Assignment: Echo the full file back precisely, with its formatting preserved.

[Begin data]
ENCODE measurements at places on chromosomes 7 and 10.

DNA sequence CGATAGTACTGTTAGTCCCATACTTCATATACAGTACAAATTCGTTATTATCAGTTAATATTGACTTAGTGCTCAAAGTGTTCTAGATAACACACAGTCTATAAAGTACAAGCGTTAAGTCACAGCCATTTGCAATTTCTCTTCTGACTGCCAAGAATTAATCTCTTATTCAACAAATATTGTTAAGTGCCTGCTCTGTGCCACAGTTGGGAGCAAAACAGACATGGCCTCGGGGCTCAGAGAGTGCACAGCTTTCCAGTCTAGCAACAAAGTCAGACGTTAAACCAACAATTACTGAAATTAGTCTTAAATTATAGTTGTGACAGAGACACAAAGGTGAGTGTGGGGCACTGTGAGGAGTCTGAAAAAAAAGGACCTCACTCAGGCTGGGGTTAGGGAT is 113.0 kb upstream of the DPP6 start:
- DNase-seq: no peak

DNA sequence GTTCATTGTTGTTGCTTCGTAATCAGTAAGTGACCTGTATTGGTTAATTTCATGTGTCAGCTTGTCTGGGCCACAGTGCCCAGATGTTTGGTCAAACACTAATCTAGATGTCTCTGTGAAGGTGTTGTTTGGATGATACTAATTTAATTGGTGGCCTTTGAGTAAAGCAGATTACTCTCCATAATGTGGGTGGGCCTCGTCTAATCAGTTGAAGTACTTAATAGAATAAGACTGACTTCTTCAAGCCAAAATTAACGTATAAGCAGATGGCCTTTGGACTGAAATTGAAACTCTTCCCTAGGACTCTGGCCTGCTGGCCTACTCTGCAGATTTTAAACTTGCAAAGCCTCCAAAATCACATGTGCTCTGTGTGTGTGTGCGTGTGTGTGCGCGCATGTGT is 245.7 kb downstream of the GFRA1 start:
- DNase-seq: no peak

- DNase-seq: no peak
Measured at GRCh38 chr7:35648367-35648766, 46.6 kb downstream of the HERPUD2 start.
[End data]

ENCODE measurements at places on chromosomes 7 and 10.

DNA sequence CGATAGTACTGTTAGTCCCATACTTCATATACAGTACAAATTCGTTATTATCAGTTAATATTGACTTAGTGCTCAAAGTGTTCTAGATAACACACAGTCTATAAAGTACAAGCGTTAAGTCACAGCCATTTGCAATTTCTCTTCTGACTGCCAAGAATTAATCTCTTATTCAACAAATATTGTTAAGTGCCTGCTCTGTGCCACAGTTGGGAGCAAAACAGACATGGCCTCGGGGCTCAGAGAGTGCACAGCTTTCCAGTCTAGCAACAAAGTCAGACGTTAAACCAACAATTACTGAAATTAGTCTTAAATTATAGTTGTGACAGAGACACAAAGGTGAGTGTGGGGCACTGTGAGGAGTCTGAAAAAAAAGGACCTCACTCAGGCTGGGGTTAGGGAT is 113.0 kb upstream of the DPP6 start:
- DNase-seq: no peak

DNA sequence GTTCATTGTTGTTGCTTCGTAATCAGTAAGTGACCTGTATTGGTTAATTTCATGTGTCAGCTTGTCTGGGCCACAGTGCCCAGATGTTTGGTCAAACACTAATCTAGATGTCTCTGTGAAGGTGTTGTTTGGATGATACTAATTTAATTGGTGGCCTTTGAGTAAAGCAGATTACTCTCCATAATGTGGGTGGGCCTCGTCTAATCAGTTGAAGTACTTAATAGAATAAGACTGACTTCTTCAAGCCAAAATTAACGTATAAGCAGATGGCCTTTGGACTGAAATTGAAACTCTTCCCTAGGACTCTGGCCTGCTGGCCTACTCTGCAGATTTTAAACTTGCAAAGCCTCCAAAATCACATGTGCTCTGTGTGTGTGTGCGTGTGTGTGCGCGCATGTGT is 245.7 kb downstream of the GFRA1 start:
- DNase-seq: no peak

- DNase-seq: no peak
Measured at GRCh38 chr7:35648367-35648766, 46.6 kb downstream of the HERPUD2 start.